"Do you want to know who you are? Don't ask. Act! Action will delineate and define you." - Thomas Jefferson. U.S. President

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Thanks for reading CyberheistNews! Warm Regards, Stu Sjouwerman | Email me:
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PCI DSS 3.0 Compliant in Half the Time at Half the Cost

It's time to get and stay PCI DSS 3.0 compliant. Never a better time to start using a new tool that will save you half the time and money: KnowBe4 Compliance Manager 2015. It comes with a pre-made PCI DSS 3.0 template that you can immediately use to get compliant and maintain compliance in a business-as-usual process.

Escape from Excel-Hell!

Most organizations track PCI compliance using spreadsheets, MS-Word, or proprietary self-maintained software. This is inefficient, error prone, costly, and a risk in itself. GET and STAY PCI DSS 3.0 compliant with KnowBe4 Compliance Manager™.

Fill out the form for a live web-demo, we will show you how easy this is:


Koler Android Ransomware Now Spreads in U.S. as Text Worm

Android phones have by far the largest market share, and thus are mobile malware target #1. There is now a new variant of the Koler malware that spreads itself via text messages and holds the phone hostage until the ransom is paid.

Worm.Koler displays localized ransomware messages in at least 30 countries, but 75% of this latest Koler variant infections were seen in the U.S.

Researchers from mobile security firm AdaptiveMobile discovered a new variant named Worm.Koler that spreads via SMS spam and social engineers users into opening a shortened URL, turning Koler into an SMS worm. Perhaps this is why at the moment Google simply blocks any and all URLs.

When a phone is infected, it will send an SMS message to all contacts in the device's address book stating: "Someone made a profile named -[the contact's name]- and he uploaded some of your photos! is that you?" followed by a Bitly link.

When a victim falls for the trick and taps the link, they are redirected to a Dropbox page with a download link for a 'PhotoViewer' app that, if installed, will cause the ransom screen to pop up, claiming the device has been locked up because of having illicit content and users must pay $300 via MoneyPak to 'waive the accusations.'

What to do about it:

If you see a sudden ransom screen on your phone, do not pay. Koler does not actually encrypt the files, so you can eliminate this pest from your phone by these simple two steps:
    1) Reboot your phone in "Safe Mode"
    2) Remove the "PhotoViewer: app using the normal Android uninstall tool.

To protect yourself from similar future threats, have the "Unknown Sources" option turned off in your Android device' security settings menu. This will block the user's ability to install app from unknown sources, but only from the official Google Play store. Here is the AdaptiveMobile blog post:

How to boot Android in Safe Mode (I learned something new here!)


CryptoLocker... Is This Really My Life?

This is a very funny blog post. Michael Cooper wrote: "This is NOT a cautionary tale. I won't sell you anything here, but I hope you get a smile and a chuckle. It's too good not to tell.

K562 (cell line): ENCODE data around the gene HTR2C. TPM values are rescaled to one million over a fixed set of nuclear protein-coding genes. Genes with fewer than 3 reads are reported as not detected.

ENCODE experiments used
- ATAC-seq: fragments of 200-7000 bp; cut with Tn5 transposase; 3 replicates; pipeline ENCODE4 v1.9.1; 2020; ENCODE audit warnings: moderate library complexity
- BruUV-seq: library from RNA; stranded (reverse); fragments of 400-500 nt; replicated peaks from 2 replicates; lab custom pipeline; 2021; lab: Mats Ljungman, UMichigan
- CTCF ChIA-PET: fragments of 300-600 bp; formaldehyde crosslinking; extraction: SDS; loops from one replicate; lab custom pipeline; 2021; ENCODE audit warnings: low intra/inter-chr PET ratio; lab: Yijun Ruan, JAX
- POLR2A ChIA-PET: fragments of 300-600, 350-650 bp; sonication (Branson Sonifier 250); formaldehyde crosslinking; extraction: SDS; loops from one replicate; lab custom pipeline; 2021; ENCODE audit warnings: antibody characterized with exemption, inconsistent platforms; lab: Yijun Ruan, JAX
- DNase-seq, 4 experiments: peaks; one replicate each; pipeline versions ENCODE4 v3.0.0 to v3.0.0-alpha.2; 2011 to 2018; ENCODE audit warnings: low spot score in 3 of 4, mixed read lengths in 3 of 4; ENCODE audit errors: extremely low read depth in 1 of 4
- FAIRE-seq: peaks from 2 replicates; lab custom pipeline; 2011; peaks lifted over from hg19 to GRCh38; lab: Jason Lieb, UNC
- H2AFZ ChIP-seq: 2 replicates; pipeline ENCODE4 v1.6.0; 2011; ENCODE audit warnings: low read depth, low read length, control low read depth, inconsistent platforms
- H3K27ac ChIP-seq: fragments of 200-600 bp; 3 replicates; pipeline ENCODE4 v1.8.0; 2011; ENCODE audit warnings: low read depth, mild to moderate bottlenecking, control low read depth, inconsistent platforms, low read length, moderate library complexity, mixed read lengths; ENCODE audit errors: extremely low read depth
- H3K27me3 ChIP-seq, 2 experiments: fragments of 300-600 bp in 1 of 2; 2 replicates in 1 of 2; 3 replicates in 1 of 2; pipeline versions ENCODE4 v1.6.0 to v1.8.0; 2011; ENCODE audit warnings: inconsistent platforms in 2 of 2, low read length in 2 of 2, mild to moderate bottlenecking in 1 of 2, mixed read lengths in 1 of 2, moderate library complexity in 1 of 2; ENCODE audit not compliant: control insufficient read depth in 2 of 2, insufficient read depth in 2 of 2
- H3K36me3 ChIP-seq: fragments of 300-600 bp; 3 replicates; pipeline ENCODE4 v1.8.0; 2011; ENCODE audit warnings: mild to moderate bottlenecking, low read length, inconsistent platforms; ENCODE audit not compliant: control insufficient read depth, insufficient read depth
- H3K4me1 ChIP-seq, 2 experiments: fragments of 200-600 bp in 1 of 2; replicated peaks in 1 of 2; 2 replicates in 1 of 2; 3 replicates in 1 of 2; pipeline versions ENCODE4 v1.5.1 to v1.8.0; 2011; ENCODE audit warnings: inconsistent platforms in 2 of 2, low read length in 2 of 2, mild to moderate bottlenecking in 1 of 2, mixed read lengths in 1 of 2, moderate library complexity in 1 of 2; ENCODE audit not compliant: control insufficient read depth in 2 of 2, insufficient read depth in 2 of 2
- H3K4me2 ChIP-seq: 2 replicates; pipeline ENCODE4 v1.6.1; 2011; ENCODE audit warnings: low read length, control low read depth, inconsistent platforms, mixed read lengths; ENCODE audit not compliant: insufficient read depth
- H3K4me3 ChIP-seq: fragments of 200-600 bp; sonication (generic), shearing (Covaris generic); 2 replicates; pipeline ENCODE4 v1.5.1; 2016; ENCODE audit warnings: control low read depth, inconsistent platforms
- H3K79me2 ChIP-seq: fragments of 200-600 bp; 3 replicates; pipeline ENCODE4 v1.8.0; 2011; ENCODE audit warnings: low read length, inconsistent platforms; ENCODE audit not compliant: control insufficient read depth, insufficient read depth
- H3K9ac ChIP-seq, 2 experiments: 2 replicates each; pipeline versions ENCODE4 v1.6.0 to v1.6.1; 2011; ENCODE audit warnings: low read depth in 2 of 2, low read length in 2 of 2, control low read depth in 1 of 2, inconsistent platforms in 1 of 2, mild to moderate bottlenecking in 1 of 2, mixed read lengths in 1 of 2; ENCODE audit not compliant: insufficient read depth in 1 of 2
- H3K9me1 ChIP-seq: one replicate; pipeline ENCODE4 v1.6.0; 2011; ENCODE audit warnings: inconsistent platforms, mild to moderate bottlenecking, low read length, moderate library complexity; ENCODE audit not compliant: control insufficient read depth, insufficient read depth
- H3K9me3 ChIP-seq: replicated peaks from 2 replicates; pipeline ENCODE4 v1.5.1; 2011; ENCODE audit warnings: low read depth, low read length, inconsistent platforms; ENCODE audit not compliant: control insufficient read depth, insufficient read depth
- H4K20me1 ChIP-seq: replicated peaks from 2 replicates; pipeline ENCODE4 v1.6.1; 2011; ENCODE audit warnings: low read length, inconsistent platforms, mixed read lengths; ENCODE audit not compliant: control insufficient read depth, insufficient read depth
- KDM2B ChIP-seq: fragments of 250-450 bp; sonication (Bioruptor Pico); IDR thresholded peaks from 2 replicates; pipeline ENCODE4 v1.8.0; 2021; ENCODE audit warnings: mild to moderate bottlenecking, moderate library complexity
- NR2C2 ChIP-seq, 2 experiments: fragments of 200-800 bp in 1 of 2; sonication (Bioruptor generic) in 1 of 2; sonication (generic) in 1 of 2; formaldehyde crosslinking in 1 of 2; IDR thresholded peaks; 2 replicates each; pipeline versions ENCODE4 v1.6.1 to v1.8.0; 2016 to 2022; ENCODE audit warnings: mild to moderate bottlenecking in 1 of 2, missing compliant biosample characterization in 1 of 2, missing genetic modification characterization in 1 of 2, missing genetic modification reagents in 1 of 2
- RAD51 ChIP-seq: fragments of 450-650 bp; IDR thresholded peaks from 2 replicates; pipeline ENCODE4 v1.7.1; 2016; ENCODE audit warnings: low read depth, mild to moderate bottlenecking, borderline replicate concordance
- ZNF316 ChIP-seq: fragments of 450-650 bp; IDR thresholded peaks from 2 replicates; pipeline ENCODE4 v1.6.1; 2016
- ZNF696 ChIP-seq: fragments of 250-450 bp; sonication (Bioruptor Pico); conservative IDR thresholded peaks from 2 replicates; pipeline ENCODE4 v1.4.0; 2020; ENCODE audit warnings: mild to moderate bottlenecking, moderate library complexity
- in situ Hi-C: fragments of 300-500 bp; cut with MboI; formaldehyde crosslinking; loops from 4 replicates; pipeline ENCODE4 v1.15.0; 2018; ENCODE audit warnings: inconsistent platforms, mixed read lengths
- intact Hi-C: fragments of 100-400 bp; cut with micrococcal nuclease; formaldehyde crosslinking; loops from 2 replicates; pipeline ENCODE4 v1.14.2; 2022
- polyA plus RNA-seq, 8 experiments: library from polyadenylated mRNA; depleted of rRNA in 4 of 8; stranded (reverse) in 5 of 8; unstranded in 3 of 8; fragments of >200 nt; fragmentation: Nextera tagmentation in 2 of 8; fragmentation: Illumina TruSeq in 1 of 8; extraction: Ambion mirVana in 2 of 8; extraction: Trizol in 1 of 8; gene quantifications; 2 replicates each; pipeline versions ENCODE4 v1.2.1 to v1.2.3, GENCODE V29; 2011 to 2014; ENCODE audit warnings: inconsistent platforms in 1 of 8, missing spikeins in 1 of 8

"Our firm was recently engaged by a new client - a small building services firm with only a few employees. They had been operating as many small clients do - short on IT infrastructure, policies or procedures - seat of their pants type stuff. Their network was without Windows domain and the file server was a simple Linux based NAS device.

"This in of itself is not the end of the world, but they came bearing gifts for us - infected with Cryptolocker - and all files on their NAS were now encrypted and unusable. Backups were always something they were meaning to do... Yeah, there is a phrase that describes this - something about being up some kind of creek missing a paddle." Keep on reading here:


Cyberheist 'FAVE' LINKS:

* This Week's Links We Like. Tips, Hints And Fun Stuff.

SUPER FAVE: The most epic airline safety video ever made - starring Elijah Wood and Peter Jackson:

Helmet camera view of an intense obstacle race through the narrow alleys of the old city of Porto, Portugal:

Young magician Moritz Mueller from Germany has a brilliant smooth touch and impresses even experienced magicians with his superb skill:

David Blaine spooks Harrison Ford by making a card disappear from a deck and then having it reappear rolled up inside an orange:

Watch the 10 most awesome low-pass jet fly-bys:

Lockheed has made a technological breakthrough with an inexhaustible and environmentally friendly power source - the Compact Fusion Reactor:

Cars being loaded onto a ferry in rough seas in Greece. Correct timing is of the essence. (Warning...Loud Volume!):

Using nothing more than water vapor, a projector, and some motion tracking software, the Leia Display System creates interactive holograms:

Glen Dell flies his Extra 300 aerobatics aircraft low enough for Nick de Wit to backflip his dirtbike over it:

This is more fun than anything else, but it paints a scary picture. Social Engineering on a country fair. How to get people's personal infos (it's so easy!)

Four singers from the Philippines with an amazing performance of 'Let It Go' at the Korean talent show 'SuperStar.' These gals are great!: